With regard to us humans, God has made all these essentially spiritual attributes latent within us. We all have the capacity for steadfastness, humility, generosity, forgiveness, and love. Also, when we look for and recognize others’ divine qualities, we feel hopeful. We can see and nurture these qualities in ourselves, in our children, and in each other. They are the essence of who we are meant to be.
5. Finally, we can look beyond ourselves and dedicate ourselves to serving others:
Our misery is often increased by our focus on our own pain. We might be anxious about the future, or sad about the past. We may have suffered great traumas and losses. This life is full of such tests – but we can alleviate some of our pain by helping someone else. Abdu’l-Baha was reported to have suggested:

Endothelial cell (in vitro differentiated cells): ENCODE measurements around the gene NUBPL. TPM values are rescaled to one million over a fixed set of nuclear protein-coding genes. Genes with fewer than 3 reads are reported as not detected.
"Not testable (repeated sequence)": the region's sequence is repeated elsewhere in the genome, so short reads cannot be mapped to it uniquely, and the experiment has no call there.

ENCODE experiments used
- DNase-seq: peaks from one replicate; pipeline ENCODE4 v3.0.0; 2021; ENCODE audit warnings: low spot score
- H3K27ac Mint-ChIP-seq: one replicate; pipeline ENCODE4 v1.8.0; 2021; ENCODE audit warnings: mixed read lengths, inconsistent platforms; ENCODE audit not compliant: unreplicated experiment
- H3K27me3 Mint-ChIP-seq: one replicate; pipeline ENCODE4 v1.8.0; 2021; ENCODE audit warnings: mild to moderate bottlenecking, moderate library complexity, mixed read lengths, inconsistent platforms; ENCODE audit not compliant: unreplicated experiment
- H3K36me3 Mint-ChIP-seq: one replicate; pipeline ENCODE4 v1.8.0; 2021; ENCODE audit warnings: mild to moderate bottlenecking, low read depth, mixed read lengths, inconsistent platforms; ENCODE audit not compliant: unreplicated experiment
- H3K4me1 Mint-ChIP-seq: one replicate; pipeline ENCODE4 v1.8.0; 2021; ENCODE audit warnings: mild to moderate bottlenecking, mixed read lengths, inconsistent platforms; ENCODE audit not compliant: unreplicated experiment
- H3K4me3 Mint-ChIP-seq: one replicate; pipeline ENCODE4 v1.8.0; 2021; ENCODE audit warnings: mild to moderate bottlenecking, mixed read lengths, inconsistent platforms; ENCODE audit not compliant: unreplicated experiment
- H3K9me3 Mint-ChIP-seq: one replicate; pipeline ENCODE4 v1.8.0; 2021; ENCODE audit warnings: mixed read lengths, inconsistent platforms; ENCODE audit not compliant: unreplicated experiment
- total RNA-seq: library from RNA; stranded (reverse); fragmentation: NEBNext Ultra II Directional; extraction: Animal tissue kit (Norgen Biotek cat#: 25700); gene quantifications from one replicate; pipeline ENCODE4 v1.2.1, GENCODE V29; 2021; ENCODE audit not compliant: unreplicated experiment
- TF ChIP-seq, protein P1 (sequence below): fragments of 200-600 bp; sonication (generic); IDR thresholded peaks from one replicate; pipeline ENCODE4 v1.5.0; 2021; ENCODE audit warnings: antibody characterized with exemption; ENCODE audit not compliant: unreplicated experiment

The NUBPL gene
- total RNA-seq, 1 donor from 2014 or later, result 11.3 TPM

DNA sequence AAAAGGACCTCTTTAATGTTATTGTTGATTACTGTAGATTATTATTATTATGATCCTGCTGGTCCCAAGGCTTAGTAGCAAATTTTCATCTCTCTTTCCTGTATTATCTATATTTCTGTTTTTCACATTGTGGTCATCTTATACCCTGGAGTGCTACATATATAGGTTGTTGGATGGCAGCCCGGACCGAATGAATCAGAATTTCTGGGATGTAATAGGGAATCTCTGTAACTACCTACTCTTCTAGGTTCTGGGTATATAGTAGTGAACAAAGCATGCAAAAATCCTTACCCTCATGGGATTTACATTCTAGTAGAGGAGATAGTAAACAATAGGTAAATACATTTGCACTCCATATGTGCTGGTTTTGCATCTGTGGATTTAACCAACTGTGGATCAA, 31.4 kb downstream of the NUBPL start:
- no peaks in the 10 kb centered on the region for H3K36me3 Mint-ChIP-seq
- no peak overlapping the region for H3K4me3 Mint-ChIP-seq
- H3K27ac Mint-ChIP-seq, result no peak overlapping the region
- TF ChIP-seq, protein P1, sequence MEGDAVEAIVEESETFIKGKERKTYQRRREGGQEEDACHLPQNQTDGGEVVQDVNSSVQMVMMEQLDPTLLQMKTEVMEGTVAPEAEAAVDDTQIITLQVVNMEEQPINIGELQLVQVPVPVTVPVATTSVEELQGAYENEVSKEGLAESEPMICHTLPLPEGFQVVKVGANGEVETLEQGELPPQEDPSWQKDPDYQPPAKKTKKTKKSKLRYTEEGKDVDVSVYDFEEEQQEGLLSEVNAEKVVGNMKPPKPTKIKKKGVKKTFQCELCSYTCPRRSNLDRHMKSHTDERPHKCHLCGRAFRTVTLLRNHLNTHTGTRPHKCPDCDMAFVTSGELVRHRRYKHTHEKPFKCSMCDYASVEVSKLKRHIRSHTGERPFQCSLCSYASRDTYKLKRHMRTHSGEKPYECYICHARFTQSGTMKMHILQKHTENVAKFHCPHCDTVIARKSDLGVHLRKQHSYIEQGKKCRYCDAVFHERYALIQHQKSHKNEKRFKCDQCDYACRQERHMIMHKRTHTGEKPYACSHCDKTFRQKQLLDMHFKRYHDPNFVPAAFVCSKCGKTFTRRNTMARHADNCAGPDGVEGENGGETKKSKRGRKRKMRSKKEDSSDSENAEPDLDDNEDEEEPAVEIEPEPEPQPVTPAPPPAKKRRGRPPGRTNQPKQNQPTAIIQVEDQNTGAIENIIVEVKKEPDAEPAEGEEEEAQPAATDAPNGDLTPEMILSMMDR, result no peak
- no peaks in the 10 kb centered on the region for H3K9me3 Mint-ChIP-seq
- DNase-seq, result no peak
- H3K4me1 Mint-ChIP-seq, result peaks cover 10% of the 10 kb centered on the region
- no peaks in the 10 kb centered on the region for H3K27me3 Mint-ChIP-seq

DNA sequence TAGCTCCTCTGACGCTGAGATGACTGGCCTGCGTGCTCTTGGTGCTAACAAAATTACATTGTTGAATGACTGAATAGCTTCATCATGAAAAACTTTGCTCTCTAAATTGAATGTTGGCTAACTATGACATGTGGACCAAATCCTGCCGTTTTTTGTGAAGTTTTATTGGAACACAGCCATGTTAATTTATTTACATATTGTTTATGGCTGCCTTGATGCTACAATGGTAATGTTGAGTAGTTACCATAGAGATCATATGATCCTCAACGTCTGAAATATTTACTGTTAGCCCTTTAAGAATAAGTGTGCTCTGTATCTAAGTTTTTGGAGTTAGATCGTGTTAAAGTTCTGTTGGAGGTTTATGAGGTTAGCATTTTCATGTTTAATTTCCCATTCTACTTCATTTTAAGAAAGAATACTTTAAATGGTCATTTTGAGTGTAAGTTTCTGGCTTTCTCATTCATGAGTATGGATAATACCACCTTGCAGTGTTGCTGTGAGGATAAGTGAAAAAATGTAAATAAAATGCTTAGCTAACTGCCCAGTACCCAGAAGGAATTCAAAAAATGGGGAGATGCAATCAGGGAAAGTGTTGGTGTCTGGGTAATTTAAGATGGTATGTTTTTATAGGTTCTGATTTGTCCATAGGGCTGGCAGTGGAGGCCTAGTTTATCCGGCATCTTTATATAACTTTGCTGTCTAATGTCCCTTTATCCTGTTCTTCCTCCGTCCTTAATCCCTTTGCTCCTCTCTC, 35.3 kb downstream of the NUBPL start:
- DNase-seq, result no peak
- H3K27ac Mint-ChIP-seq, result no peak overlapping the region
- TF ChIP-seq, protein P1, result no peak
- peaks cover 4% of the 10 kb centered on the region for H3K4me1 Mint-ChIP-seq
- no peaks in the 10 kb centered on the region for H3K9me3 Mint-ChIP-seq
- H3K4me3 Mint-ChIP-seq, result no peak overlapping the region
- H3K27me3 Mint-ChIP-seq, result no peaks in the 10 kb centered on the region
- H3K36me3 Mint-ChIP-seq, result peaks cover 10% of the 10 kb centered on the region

Be not the slave of your moods, but their master. But if you are so angry, so depressed and so sore that your spirit cannot find deliverance and peace even in prayer, then quickly go and give some pleasure to someone lowly or sorrowful, or to a guilty or innocent sufferer! Sacrifice yourself, your talent, your time, your rest to another, to one who has to bear a heavier load than you — and your unhappy mood will dissolve …
Serving others can mean volunteering your time and talents for a socially-minded organization, although it can also take many simpler forms: listening to a friend, checking in on someone you haven’t heard from in a while, offering assistance to a neighbor or relative, thinking of your job as the highest service you can render to humanity, and reaching out in love to all who cross your path.
We live in transformative and volatile years of great suffering and great possibilities for real and positive change, personally and collectively. But we are not powerless, and the small things we do to keep our perspective and to spread God’s love and healing message can have a huge effect.